100% on 1-6ft putts according to Shot Scope for a tidy 30 putts (with two 3-putts, average 35-36) in my last round at Northern Bear outside Edmonton, which ties my lowest putts total from 2018. A lot were 5-6 footers definitely not all tap-ins, plus a 12 footer for birdie... That was definitely influenced by only hitting 5 GIR. A few weeks back I made a 75 foot downhill double breaker for birdie which was the best putt I have ever made, but AimPoint was a major contributor in that one. 

Buying a metal yard stick to putt on has driven much more improvement than my PuttOut mat and target did in the past 1.5 years to the point I regret buying them with the grooving issues. The alignment lines are the best part of that mat IMO. I could clearly identify my pull tendencies on the ruler and which putter worked best for start line in the offseason. This showed my old Taylormade face balanced putter (the last time I had 30 putts) performs better than any of the 4 I demo'd over 2019. Even though conventional wisdom is more toe hang is better for a pull miss, it encourages more rotation which makes me putt worse. 

The yard stick is so narrow you can only open/close face angle by 0.5 degrees either way or you will not make it off the end of the ruler. I try to make 10 in a row and have only been successful ~20 times over the 2 months I've been using it in lockdown. The difficulty level is perfect - you have to be focused and you will only succeed a small portion of the time. I also track the most consecutive putts made on the ruler which was 21 with the Taylormade vs 14 for the next closest which again made putter decision simple and took any emotion or looks consideration out of the process.

On the putt-out mat I don't even recall how many I made in a row from 4 feet, but it was around 80-90 so I don't find it a great training tool for accuracy as I believe that is around +/- 5 degrees of face angle which is poor control TBH. The "perfect putts" become a bit of luck once you have worn channels in the mat and you start hitting double breakers in the channel that happen to settle in the micro target. 

Edited by BMart519
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I've been indoor putting all winter, but haven't seen much improvement.  There's something about actually stepping on a green, which is different.  Additionally varying green speeds make things trickier.  Ultimately, I think the problem with indoor putting is you never have to worry about breaks.  Hitting a putt square is key, but if you're constantly misjudging the speed and breaks the practice doesn't pay off.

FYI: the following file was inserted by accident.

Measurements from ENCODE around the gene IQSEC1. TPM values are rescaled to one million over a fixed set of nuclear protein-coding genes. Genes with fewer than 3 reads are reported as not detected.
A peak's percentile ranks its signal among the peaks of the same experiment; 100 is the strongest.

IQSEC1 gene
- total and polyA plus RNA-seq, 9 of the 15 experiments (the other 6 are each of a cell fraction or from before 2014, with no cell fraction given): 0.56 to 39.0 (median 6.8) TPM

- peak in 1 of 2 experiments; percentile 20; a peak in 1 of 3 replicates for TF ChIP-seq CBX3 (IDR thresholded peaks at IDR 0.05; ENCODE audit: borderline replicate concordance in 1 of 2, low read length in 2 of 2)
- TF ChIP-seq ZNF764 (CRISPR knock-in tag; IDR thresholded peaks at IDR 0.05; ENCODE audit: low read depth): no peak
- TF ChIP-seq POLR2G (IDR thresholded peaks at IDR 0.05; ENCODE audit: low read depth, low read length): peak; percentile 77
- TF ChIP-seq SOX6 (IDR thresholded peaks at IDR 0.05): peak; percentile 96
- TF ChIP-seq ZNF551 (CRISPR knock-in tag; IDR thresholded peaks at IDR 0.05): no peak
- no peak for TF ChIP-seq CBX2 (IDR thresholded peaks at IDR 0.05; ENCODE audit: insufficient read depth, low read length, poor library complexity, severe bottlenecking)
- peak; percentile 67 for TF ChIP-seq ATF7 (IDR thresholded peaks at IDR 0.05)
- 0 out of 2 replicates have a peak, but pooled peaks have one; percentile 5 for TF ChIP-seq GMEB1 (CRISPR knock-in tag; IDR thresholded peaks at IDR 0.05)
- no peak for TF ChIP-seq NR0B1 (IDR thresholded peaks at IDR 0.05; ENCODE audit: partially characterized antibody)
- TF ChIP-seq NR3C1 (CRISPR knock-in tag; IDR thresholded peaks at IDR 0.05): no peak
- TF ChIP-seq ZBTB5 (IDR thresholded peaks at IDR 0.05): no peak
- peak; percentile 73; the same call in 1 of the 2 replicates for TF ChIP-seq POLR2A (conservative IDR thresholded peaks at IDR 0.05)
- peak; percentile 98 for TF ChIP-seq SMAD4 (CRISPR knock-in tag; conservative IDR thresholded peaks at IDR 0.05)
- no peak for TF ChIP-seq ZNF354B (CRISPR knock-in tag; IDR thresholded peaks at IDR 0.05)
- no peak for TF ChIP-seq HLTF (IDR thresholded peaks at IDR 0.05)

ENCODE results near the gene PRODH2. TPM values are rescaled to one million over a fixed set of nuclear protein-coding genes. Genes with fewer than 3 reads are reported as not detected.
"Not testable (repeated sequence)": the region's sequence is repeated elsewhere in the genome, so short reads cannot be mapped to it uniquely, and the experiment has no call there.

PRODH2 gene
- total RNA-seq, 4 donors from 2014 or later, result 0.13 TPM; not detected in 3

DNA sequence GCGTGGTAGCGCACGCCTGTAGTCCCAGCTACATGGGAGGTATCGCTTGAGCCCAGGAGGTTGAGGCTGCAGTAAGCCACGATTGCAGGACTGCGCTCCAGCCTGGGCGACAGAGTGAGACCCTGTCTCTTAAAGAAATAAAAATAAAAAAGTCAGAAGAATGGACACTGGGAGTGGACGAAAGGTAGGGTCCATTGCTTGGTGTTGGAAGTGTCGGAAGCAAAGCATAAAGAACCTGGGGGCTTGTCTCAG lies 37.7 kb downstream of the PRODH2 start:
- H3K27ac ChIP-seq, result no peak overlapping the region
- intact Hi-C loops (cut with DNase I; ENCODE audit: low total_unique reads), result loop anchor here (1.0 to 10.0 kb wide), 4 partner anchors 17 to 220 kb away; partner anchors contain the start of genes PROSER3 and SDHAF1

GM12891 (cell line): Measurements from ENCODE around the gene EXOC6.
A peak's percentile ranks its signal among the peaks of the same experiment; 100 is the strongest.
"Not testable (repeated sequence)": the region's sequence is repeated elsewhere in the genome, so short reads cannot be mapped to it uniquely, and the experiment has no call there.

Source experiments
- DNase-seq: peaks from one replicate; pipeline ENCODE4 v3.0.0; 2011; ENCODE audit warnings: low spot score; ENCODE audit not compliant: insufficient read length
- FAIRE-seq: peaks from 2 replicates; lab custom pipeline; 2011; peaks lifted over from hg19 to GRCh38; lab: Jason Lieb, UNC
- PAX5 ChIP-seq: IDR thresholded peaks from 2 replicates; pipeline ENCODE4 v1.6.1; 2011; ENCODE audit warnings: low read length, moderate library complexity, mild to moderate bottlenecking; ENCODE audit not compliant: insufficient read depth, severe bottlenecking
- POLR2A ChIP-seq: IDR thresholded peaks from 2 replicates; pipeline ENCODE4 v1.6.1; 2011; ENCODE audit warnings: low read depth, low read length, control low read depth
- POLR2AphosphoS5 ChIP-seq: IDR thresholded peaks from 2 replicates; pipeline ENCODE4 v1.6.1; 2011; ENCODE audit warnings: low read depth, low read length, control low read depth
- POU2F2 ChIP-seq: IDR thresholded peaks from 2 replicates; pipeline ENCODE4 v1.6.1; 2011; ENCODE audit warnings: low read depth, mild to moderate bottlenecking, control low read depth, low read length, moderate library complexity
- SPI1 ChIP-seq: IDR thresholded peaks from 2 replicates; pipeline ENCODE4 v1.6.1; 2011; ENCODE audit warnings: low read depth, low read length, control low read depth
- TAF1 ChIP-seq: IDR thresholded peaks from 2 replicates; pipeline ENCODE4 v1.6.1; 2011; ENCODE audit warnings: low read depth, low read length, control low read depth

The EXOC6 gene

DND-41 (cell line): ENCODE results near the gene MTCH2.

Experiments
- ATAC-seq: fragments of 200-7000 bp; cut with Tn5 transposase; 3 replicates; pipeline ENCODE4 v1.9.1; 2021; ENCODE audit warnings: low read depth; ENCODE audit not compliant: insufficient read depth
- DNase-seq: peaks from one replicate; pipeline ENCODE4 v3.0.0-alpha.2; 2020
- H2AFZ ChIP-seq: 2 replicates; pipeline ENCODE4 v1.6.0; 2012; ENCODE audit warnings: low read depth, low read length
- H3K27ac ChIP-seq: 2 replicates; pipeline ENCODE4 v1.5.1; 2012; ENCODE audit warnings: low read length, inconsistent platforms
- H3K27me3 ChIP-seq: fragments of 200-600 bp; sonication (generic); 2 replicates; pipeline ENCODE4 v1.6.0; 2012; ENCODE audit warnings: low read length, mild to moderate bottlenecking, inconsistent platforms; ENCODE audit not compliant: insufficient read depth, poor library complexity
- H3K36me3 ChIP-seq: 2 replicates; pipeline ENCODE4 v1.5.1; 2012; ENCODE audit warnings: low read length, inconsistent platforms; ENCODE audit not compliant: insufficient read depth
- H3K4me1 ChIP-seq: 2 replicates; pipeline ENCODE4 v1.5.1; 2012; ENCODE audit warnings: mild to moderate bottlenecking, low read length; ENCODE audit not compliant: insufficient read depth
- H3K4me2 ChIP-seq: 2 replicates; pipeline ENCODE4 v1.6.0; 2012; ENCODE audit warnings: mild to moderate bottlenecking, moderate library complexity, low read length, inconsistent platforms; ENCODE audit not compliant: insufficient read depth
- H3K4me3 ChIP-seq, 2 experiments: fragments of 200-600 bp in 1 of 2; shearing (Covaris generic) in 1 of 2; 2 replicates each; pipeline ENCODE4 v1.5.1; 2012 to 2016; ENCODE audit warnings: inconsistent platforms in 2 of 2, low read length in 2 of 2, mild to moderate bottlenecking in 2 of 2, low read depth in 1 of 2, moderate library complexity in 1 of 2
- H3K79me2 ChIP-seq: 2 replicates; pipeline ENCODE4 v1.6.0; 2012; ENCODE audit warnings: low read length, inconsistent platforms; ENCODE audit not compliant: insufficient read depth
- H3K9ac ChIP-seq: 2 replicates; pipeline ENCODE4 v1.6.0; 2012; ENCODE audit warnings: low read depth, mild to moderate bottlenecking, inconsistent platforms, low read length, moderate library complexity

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7 hours ago, Jus2Good said:

I've been indoor putting all winter, but haven't seen much improvement.  There's something about actually stepping on a green, which is different.  Additionally varying green speeds make things trickier.  Ultimately, I think the problem with indoor putting is you never have to worry about breaks.  Hitting a putt square is key, but if you're constantly misjudging the speed and breaks the practice doesn't pay off.

Yeah, I can relate for sure. Judging break I think is the weakest part of my putting, but it's easy to start doubting if you're squirting it up or not when they're not dropping.


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On 5/27/2020 at 2:25 PM, GolfSpy MPR said:

Perhaps a good time for me to weigh in on my own question. Using April/May rounds last year versus my rounds this year, I'm currently seeing:

  • 2019: 1.91 avg | 2020: 1.8 avg
  • 2019
    • 1 Putt: 23%
    • 2 Putt: 63%
    • 3 Putt: 14%
  • 2020
    • 1 Putt 28.7%
    • 2 Putt 61.1%
    • 3 Putt: 10.2%
    • Putts per GIR: 2.0

So on the whole, this is looking quite promising. I'm not seeing in GG where to pull up putts per GIR, but moving percentage points from both 2- and 3-putts into 1-putts is very encouraging. Let's hope it continues and even improves as speed control on real greens (and longer putts) continues to get dialed in.

A couple more rounds since the last update, and the numbers keep getting better:

image.png

My last two rounds, Arccos has me as a better-than-scratch putter. Maybe, maybe not. Either way, I'm feeling as comfortable and confident on the greens as I can ever remember.

Now I have to get some other parts of my game in shape without losing the putting. ["Good luck with that," he says to himself.]

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My putting is much better but as the greens speed up as they dry out and catch some wind. I'm having a hard time adjusting from the mat in my basement to the real green. I've drained some awesome putts this year because of my alignment being much better but I still need to work on tempo on real grass.